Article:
Hello good people of Robots Podcast forum!
My name is Johan Eklund. I'm a psychologist and have written a thesis about our psychological reactions to robots. Early in the research for my thesis I naturally came across Masahiro Moris hypothesis about "the uncanny valley". In this way my thesis became a critical examination of Moris hypothesis. The short version is that I argue for an abandonment of "the uncanny valley" and the need for a more nuanced view of human reactions on humanlike robots.
Before I give you the long version, let me say that I'm posting this with the hope that you might comment with your qualified thoughts.
Now, the long version:
By reviewing the empirical investigations in the field I examined our reactions on three levels: immediate, mediated and reflective reactions.
To access the “immediate” reactions on robots, I have reviewed literature on both facial attractiveness and on experiments with “the uncanny valley” that used static images. From these reviews, I argue that the "near-realistic" robot face can elicit negative reactions, such as disgust, but that it is by no means unavoidable. By careful selection of facial features with high symmetry, averageness, and slightly enlarged features it is possible to create a near-realistic robot that does not elicit negative reactions on the immediate level.
In my section on the “mediated” reactions on robots I explain and discuss higher cognitive reactions towards robots. I explain how our above mentioned immediate reactions towards the robot "as if it were alive" can create a dissonance with our mediated knowledge of the robot's artificial nature.
On the reflective level the illusion of the "living" robot can be so rich and compelling that it can challenge our notion of “humanity” and our existential defense: "if this object (the robot) is alive, aren't I just an object as well?". This can challenge our existential defenses and elicit existential anxiety on the reflective level. The mediated and reflective reactions are not unavoidable ones, but they are more difficult to overcome and cannot be mediated by better design of the robot. To overcome some of the cognitive and reflective reactions would require prolonged exposure to near- realistic robots so that one’s cognitive schemes can be adjusted or new ones constructed. An alternative would be to circumvent the challenge of our existential defense by treating the robot as a human.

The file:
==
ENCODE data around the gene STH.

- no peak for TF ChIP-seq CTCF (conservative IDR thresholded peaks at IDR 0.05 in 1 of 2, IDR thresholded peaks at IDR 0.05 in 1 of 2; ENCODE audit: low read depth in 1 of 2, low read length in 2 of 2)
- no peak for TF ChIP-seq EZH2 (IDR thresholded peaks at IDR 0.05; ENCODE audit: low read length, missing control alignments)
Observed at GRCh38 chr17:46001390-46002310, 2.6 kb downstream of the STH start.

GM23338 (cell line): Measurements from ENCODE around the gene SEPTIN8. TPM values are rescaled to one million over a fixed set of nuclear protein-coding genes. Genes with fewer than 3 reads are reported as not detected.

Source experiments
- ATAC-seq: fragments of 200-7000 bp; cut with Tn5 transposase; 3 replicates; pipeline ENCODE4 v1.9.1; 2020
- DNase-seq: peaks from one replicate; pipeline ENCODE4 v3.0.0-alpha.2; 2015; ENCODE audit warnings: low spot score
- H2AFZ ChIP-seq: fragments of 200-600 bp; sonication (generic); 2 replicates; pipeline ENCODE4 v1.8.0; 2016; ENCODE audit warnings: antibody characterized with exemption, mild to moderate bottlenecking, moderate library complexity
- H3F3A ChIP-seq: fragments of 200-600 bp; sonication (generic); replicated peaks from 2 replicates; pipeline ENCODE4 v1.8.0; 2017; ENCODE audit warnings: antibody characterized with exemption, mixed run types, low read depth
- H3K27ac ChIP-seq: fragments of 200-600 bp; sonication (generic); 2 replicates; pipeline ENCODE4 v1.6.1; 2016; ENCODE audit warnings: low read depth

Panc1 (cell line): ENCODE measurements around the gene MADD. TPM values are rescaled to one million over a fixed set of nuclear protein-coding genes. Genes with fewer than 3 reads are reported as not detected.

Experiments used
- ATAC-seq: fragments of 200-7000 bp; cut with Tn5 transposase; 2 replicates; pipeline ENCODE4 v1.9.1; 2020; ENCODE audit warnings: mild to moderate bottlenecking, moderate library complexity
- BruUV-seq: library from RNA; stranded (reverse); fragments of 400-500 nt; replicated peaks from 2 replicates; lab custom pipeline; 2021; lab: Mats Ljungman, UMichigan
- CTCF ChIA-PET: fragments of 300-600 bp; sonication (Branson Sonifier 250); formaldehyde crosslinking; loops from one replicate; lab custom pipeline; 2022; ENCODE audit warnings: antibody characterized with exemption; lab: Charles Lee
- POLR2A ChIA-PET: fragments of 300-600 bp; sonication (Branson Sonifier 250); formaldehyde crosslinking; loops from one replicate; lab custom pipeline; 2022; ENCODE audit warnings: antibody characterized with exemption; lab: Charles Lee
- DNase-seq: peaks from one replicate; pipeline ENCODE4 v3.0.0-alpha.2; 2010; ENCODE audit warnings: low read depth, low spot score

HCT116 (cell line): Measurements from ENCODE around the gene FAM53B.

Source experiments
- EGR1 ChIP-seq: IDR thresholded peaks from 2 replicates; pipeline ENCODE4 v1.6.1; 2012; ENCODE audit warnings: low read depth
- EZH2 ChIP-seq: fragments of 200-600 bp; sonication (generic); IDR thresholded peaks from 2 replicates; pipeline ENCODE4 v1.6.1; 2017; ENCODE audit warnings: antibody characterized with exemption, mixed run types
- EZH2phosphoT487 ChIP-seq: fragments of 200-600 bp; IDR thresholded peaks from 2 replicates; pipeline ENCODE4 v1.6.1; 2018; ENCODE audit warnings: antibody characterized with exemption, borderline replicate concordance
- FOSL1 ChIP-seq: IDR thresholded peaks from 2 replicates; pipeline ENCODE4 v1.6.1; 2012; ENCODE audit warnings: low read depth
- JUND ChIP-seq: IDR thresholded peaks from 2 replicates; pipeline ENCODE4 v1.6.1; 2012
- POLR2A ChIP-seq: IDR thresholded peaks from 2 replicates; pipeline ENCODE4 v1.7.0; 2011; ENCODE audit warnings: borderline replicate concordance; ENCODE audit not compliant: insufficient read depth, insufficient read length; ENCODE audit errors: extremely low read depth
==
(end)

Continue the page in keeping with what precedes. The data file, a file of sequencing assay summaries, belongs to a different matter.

Our more positive reaction to the abstract (or less familiar, in Mori's words) robot is also examined. This aspect of Mori's hypothesis is validated and I add a missing theoretical explanation with foundations in Scott McClouds examination of the comic as a media.
I conclude that a more nuanced view of human reactions on robots is needed. I see the hypothesis of “the uncanny valley” as on par with ancient teleological explanations of “fire as seeking to reach back to the sun”. An explanation which serves one fine in simple usages, say fry an egg. But if one is to harness the power of fire to reach the stars, the simple hypothesis leaves you helpless. Analogous to the old hypothesis of fire, the hypothesis of the “uncanny valley” seems to work well in the design of the abstract robot, but leaves you helpless when walking into the minefield of heterogeneous reactions to the humanlike robot. Mori's hypothesis must therefore be rejected as a first step to a more differentiated view of human reactions to the humanlike robot.
I'm looking forward to your comments!
Thanks for your interest!
(You can also contact me on twitter. Username: LowImagination)